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Ravalli County Museum facts for kids

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The Ravalli County Museum in Hamilton, Montana, is operated by the Bitter Root Valley Historical Society (BRVHS) in order to acquire, preserve, and interpret the historical and cultural heritage of the Bitter Root Valley and the inhabitants of Ravalli County, Montana. United States. The Museum is open year-round and features three main focal points: local history, natural history and art.


Ravalli County Museum has a total of 9 exhibit galleries, with five of the galleries housing permanent exhibits.

“The Discovery: Lewis & Clark Meet the Salish in the Bitter Root,” is a display that depicts the story of the historic encounter between the Salish Tribe and Meriwether Lewis and William Clark in the Bitterroot Valley, just before they crossed the Continental Divide in 1805. The exhibit is made up of murals, copies of pages from the Lewis and Clark Journals, Native American artifacts, the local flora and fauna and replicas of the equipment used on the Lewis and Clark Expedition.

The "National Senior Pro Rodeo Hall of Fame" is a collection of rodeo items from Hall of Fame inductees combined with interpretations that tell the story of rodeo and the lifestyle of the American cowboy.

“A Walk Through the Bitter Root,” is a two-room exhibit featuring murals of the landscape of Darby, Conner, Sula, and Hamilton as it looked in the 1900s, painted by local artist Suzette DelRae. The exhibit also features agricultural artifacts, old maps and dioramas depicting the lifestyle of the pioneers that settled in the valley.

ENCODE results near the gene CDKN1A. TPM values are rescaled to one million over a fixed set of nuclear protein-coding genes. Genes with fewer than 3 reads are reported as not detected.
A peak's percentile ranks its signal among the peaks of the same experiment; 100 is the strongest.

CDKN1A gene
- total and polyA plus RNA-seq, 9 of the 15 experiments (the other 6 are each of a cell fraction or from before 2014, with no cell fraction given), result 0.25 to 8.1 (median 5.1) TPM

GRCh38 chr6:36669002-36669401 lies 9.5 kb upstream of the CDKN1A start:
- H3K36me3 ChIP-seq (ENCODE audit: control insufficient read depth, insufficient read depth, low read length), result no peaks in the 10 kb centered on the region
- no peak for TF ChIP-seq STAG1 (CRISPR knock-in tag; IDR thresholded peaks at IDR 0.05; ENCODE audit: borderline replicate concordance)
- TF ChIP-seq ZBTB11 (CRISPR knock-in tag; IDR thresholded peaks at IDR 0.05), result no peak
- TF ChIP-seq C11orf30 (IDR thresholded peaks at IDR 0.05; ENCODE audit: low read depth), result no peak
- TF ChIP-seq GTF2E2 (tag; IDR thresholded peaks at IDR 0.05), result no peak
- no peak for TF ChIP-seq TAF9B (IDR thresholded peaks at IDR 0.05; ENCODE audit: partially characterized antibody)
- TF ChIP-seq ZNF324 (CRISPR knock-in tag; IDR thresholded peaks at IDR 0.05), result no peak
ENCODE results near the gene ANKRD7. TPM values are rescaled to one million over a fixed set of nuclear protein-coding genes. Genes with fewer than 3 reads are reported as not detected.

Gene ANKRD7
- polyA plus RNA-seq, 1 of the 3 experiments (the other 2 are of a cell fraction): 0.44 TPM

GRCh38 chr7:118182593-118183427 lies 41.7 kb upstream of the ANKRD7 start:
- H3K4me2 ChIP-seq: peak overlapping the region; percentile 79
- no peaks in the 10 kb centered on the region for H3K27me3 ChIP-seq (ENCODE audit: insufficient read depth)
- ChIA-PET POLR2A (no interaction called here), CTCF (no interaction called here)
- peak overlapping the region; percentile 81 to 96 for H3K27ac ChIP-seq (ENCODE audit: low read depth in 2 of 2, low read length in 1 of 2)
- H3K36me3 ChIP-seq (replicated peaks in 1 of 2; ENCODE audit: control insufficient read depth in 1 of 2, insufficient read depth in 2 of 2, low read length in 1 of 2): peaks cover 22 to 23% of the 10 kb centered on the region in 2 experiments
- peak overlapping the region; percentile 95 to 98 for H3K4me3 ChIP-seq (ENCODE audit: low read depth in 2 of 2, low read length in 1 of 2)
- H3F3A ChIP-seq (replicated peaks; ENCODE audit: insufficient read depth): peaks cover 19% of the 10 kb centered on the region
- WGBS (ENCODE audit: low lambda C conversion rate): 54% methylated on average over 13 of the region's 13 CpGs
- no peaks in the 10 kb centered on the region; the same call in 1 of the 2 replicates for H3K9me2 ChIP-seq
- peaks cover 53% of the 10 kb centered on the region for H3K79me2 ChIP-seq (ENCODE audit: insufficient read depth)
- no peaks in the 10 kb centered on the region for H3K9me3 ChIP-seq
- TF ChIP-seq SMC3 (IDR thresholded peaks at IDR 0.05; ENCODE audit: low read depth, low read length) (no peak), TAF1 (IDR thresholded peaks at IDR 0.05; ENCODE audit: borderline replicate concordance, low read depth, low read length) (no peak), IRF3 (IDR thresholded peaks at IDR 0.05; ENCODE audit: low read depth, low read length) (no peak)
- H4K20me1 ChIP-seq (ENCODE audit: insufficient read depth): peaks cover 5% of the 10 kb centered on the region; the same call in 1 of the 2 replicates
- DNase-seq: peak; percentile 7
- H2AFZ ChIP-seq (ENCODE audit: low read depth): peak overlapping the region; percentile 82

“Bertie Lord, Pioneer Photographer” displays artifacts from the collections of Bertie Lord, donated to the Museum by the Lord family. Photo equipment, memorabilia and prints from the late 1800s to the early 1900s, including stereo views, portray the hobby that was Bertie Lord’s passion.

The Natural History Exhibit features a collection of wildlife from Western Montana including a white wolf, hawk, eagle and elk. There is also a wide variety of fly fishing ties from the 1920s and fishing party photos from the late 1800s.

The "Trapper and Miner Exhibit", created with artifacts from the 1800s and 1900s, depicts the lifestyle of a miner or trapper living in the Bitterroot Mountains at that time. The exhibit is made to look like the inside of a one-room log cabin complete with stove, bed, furs and mining and trapping equipment. The exhibit also houses a chair that was hand made by Father Antonio Ravalli.

Rotating exhibits are featured in three of the small galleries and the main gallery; the “Old Courtroom” features large rotating exhibits of community interest throughout the year. The Museum hosts traveling exhibits throughout the year as well as lectures on topics of local interest.


In 1955, the Bitter Root Valley Historical Society founded a small historical museum which was operated out of the old train depot in Hamilton, Montana. Upon demolition of the depot, the museum artifacts were moved into barns and basements of area residents.